The “Jungle” has been your home for almost a year.

Camping next to you is Wahid from Afghanistan. He’s been here for three months. Last night he disappeared in the middle of the night – it’s one of many times he’s tried to stow away in trucks to the UK, but was found again and again by scanners.

The Somali man you stand next to in the shower line has been here for about the same time. He’s trying to get to the UK, where his wife lives. He hasn’t seen her for six years.

You share your single person tent with Awad from Sudan. You met him on the boat you took across the Mediterranean five months ago. He’s given up trying to reach the UK – but he doesn’t speak French and doesn’t know what to do next.

Rumors have been circulating all month that the camp will be dismantled.

You’ve been around for two other removals before – but you’ve always been able to come back. Not this time.

Tonight, you were given a leaflet from a volunteer saying that tomorrow you must leave. The camp’s being dismantled.

What would you do? - (Take the bus)

The Jungle is a sprawling camp situated in the port town of Calais in Northern France. Until earlier this week, it was home to thousands of refugees and migrants. Around the time of its demolition, French authorities said around 6,500 people lived there. Aid organizations said it was more like 10,000.

Calais ‘Jungle’ migrant camp: What you need to know

The controversial camp was a base for people seeking to cross illegally into England through an undersea tunnel that connects the two countries.


Since Monday more than 6,000 migrants have chosen to take the bus and seek asylum in France. They have been relocated to one of 11 regions in France where they’re being housed in a temporary shelter.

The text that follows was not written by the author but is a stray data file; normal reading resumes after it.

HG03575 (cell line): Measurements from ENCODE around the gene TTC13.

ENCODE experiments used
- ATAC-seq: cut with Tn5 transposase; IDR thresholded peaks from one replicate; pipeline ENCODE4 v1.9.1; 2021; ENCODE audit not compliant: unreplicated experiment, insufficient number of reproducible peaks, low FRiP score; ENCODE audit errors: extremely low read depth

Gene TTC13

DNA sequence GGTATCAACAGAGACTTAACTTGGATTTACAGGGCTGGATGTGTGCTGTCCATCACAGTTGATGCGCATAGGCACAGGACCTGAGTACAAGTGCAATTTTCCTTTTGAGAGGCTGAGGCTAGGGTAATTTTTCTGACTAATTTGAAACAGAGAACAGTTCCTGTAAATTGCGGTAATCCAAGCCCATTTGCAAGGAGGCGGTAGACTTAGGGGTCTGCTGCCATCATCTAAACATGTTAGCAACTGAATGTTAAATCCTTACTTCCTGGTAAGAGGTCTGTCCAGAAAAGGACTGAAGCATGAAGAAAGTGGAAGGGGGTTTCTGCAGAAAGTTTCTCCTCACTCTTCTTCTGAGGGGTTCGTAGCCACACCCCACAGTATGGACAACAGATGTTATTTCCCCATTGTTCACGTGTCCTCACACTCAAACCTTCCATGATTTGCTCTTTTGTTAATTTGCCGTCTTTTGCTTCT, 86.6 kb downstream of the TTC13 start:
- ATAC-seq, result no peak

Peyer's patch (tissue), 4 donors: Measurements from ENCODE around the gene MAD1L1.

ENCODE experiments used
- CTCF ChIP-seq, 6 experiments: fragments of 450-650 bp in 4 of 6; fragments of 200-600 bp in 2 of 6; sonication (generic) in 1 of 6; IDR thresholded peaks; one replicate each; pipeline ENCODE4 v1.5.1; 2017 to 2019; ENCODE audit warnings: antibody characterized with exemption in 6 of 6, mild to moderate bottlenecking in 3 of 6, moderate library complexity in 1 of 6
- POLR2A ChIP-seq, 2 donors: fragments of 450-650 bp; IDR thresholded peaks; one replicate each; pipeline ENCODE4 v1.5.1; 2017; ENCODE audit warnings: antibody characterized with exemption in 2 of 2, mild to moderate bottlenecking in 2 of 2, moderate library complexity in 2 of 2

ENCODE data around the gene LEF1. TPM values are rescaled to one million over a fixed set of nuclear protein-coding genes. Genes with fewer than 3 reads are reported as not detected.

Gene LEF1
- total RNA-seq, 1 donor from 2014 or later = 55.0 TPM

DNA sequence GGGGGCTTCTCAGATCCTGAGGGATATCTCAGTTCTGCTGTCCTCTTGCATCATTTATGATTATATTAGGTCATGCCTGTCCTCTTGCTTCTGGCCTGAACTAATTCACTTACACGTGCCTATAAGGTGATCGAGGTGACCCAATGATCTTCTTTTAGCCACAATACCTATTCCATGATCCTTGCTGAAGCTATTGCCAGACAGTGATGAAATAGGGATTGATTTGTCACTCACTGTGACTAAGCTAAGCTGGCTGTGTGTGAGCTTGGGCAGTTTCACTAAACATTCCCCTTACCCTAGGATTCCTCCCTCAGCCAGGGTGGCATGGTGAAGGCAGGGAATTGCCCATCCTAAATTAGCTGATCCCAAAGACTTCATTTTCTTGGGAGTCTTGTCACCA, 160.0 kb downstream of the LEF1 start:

French authorities have not revealed figures for each location. The next step for the migrants is to seek asylum.


So far, nobody has opted to go home, according to French authorities. For many migrants they’ve crossed Europe to get to Calais – their savings gone to traffickers along the way.

3800 people drowned in the Mediterranean this year

The top countries of origin for migrants who were living in the Jungle are: Afghanistan, Sudan and Eritrea.

Here are some of the reasons they decided to make a new home in Europe:


01 calais interactive 1027 Afghanistan 1


06 calais interactive 1027 Sudan 3


03 calais interactive 1027 Eritrea 1


01 Calais children 1026

Around 1,200 children traveling without family have been registered and sent to one of the temporary centers around France – some however, were left behind.

A handful of children still remained in the camp on Friday afternoon, however most of the children had been taken to temporary shelters.

The French authority has been widely criticized for neglecting the Jungle’s most vulnerable – up to 70 teenagers slept rough on Wednesday and Thursday. Others were given shelter in the camp’s containers and in a makeshift school.

A young migrant stands outside the Calais camp school house on Friday.

Around 40 adults were also still in the camp on Friday afternoon despite a heavy police presence.

Although Dunkirk migrant camp is less than 32 miles (50 kilometers) away, authorities say no one from the Jungle will be allowed to enter.

Welcome to ‘The Jungle’

Before the camp was cleared by French authorities this week, aid organization Auberge des Migrants said that up to 1000 migrants left for Paris, hoping to secure one of 400 places at a new urban refugee camp scheduled to open this month. On Friday, French Interior Minister Bernard Cazeneuve said there had been no such movement.

For all the Jungle’s migrants, one thing is clear. The closure of Calais camp is not the end of their journey.

CNN’s Camille Verdier in Paris contributed to this report.

Editor’s note: The scenarios featured in this story are based on real-life stories from people living in the Jungle who spoke to CNN.